A systematic review and economic evaluation was commissioned to determine the effectiveness and cost-effectiveness of bariatric surgery for mild [class I, body mass index (BMI) 30 to 34.99] or moderate (class II, BMI 35 to 39.99) obesity.
We searched 17 electronic resources (to February 2010) and other sources. Studies meeting predefined criteria were identified, data-extracted and assessed for risk of bias using standard methodology. A model was developed to estimate cost-effectiveness.
Two RCTs were included. Evidence from both indicated a statistically significant benefit from laparoscopic adjustable banding (LAGB) compared to a non-surgical comparator for weight loss and in obesity-related comorbidity. Both interventions were associated with adverse events. LAGB costs more than non-surgical management. For people with class I or II obesity and type 2 diabetes (T2D), the incremental cost-effectiveness ratio (ICER) at 2 years is £20,159, reducing to £4,969 at 5 years and £1,634 at 20 years. Resolution of T2D makes the greatest contribution to this reduction. In people with class I obesity, the ICER is £63,156 at 2 years, £17,158 at 5 years, and £13,701 at 20 years. Cost-effectiveness results are particularly sensitive to utility gain from reduction in BMI, factors associated with poorer surgical performance and diabetes health state costs.
Bariatric surgery appears to be a clinically effective and cost-effective intervention for people with class I or II obesity who also have T2D but is less likely to be cost-effective for people with class I obesity.
[Show abstract][Hide abstract] ABSTRACT: Obesity and low back pain (LBP) are responsible for significant morbidities and financial expenditure. Numerous studies have demonstrated a positive relationship between obesity and LBP, but a concurrent investigation of causality is often omitted. Spinal clinicians routinely prescribe exercise and weight loss for obese patients with LBP, despite a paucity of literature evaluating why obesity might cause LBP or how exercise and weight loss might be suitable treatments for LBP. Etiologies have tended to focus on the biomechanical effects of obesity that lead to excessive loading and degeneration of the lumbar spine. However, recent evidence suggests that systemic inflammation associated with obesity may also be an important contributor to LBP. In this article, the latest evidence investigating the relationship between obesity and LBP is reviewed, an overview of the impact of exercise and weight loss on LBP is provided, and proposed mechanisms connecting obesity, systemic inflammation, and LBP are outlined.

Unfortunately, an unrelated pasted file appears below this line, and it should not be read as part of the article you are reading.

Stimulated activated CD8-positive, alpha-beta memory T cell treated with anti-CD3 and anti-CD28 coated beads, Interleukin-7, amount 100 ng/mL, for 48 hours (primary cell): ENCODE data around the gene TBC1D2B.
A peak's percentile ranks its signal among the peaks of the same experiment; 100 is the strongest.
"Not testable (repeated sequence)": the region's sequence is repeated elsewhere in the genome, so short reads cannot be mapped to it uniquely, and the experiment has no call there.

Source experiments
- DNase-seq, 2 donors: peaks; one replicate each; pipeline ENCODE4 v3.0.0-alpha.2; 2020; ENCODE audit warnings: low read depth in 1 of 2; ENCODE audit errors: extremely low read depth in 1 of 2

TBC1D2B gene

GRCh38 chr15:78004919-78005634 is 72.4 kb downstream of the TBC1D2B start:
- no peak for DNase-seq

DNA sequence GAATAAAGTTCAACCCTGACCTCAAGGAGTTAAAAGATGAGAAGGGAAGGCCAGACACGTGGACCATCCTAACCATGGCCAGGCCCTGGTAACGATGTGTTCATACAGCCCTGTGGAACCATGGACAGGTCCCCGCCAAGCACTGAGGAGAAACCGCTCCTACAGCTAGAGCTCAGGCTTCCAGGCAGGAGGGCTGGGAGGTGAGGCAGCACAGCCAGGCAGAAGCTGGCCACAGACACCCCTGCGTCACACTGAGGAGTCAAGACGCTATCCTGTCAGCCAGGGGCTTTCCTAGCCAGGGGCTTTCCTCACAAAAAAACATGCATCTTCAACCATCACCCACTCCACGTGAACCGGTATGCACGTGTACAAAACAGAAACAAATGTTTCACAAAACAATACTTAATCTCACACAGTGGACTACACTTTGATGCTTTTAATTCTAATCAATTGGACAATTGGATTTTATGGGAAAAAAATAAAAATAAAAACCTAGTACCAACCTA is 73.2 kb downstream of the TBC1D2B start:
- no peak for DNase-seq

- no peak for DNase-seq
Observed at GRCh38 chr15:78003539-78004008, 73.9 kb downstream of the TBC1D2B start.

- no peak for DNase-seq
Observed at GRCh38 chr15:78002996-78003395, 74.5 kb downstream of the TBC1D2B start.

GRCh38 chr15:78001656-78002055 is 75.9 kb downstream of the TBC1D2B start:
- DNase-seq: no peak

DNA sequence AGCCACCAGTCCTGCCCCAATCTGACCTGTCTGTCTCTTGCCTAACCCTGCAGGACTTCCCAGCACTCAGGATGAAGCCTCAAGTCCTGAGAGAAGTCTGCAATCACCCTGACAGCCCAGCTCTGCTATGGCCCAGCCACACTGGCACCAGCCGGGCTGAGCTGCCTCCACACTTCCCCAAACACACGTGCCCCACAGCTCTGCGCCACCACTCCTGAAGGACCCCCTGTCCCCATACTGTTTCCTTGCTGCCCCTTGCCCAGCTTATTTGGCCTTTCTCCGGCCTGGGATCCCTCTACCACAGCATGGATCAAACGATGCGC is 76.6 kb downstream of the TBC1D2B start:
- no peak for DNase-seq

[Show abstract][Hide abstract] ABSTRACT: Introduction. Moderate obesity (BMI 30-35 kg/m(2)) affects 25% of the western population. The role of bariatric surgery in this context is currently debated, reserved for patients with comorbidity, as an alternative to conservative medical treatment. We describe our experience in moderately obese patients treated with bariatric surgery. Materials and Methods. Between September 2011 and September 2012, 25 patients with grade I obesity and comorbidities underwent bariatric surgery: preoperative mean BMI 33.2 kg/m(2), 10 males, mean age 42 years. In presence of type 2 diabetes mellitus (T2DM) (56%), gastric bypass was performed; in cases with hypertension (64%) and obstructive sleep apnea (OSA) (12%), sleeve gastrectomy was performed. All operations were performed laparoscopically. Results. Mean follow-up was 12.4 months. A postoperative complication occurred: bleeding from the trocar site was resolved with surgery in local anesthesia. Reduction in average BMI was 6 points, with a value of 27.2 kg/m(2). Of the 14 patients with T2DM, 12 (86%) discontinued medical therapy because of a normalization of glycemia. Of the 16 patients with arterial hypertension, 14 (87%) showed remission and 2 (13%) improvement. Complete remission was observed in patients with OSAS. Conclusions. The results of our study support the validity of bariatric surgery in patients with BMI 30-35 kg/m(2). Our opinion is that, in the future, bariatric surgery could be successful in selected cases of moderately obese patients.
Gastroenterology Research and Practice 12/2013; 2013:276183. DOI:10.1155/2013/276183 · 1.75 Impact Factor
A-C Paepegaey, B Dubern, A Karsenty, H Chantereau, J Aron-Wisnewsky, L Oderda, M Hadoux, A Robert-Gary, J-L Bouillot, J-M Oppert, P Tounian, C Poitou
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